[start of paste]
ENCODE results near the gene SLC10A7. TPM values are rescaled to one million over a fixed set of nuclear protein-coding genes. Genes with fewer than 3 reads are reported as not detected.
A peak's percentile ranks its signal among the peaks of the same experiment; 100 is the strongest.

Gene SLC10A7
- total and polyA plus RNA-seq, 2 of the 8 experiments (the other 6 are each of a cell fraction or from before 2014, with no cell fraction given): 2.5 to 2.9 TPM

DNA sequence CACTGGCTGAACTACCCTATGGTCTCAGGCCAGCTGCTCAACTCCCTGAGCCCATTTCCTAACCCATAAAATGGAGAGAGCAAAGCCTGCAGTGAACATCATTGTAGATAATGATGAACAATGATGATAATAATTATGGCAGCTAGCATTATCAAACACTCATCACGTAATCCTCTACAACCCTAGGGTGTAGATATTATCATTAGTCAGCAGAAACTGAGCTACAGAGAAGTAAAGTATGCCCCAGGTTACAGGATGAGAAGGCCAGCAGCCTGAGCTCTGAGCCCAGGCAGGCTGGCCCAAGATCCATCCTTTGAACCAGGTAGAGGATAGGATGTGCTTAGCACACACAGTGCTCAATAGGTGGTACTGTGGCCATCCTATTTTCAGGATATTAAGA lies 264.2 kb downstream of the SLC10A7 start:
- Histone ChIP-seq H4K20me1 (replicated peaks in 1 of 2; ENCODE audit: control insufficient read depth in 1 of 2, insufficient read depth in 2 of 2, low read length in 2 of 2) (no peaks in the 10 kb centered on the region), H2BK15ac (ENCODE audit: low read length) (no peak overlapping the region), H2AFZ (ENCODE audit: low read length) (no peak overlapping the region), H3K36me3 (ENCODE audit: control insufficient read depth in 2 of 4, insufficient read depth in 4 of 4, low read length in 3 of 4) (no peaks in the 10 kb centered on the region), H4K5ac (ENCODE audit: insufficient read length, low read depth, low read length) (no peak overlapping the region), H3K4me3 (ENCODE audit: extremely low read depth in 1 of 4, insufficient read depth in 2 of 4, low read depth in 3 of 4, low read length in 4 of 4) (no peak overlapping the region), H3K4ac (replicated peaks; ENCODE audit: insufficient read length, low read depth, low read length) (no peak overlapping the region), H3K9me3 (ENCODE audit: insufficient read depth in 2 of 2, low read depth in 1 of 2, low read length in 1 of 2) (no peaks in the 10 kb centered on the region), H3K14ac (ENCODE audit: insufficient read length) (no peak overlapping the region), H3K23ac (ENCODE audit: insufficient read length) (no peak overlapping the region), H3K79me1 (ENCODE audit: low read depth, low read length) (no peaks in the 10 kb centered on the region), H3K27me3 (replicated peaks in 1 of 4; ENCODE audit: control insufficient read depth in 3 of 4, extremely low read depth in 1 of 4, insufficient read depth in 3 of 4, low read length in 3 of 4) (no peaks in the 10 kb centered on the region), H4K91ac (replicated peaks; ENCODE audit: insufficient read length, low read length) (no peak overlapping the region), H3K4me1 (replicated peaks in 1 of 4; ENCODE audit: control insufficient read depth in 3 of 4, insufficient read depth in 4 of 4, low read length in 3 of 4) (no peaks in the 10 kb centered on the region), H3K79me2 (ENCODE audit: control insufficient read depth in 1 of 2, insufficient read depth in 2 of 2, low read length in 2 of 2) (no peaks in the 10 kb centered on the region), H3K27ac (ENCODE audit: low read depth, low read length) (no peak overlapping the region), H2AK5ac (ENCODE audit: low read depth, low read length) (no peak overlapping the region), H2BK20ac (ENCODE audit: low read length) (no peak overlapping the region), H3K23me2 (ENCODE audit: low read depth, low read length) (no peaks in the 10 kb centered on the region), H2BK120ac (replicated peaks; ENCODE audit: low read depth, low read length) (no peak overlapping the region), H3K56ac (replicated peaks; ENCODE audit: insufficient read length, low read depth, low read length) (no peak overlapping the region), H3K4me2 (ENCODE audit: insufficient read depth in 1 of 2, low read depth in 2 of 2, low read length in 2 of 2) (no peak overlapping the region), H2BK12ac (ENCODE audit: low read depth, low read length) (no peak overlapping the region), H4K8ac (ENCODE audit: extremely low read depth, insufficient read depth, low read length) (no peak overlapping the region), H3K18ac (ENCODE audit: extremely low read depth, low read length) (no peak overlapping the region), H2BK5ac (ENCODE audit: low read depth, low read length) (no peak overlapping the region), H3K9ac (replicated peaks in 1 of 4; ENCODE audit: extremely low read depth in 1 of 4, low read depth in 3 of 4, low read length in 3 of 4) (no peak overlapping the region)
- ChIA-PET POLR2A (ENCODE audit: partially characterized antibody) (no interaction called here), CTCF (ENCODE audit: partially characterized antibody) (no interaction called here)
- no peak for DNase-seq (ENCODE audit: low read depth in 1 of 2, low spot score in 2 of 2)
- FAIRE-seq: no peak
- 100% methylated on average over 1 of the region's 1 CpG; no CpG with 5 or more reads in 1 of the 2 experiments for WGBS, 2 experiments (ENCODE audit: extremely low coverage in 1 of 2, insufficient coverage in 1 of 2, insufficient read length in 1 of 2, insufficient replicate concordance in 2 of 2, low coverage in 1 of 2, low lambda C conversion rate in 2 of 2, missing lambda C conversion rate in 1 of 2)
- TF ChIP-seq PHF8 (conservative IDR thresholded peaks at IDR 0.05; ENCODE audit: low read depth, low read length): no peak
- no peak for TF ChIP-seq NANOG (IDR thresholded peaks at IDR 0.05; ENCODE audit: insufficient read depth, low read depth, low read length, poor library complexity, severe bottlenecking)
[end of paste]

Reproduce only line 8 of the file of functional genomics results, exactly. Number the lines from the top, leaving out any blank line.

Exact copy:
- no peak for DNase-seq (ENCODE audit: low read depth in 1 of 2, low spot score in 2 of 2)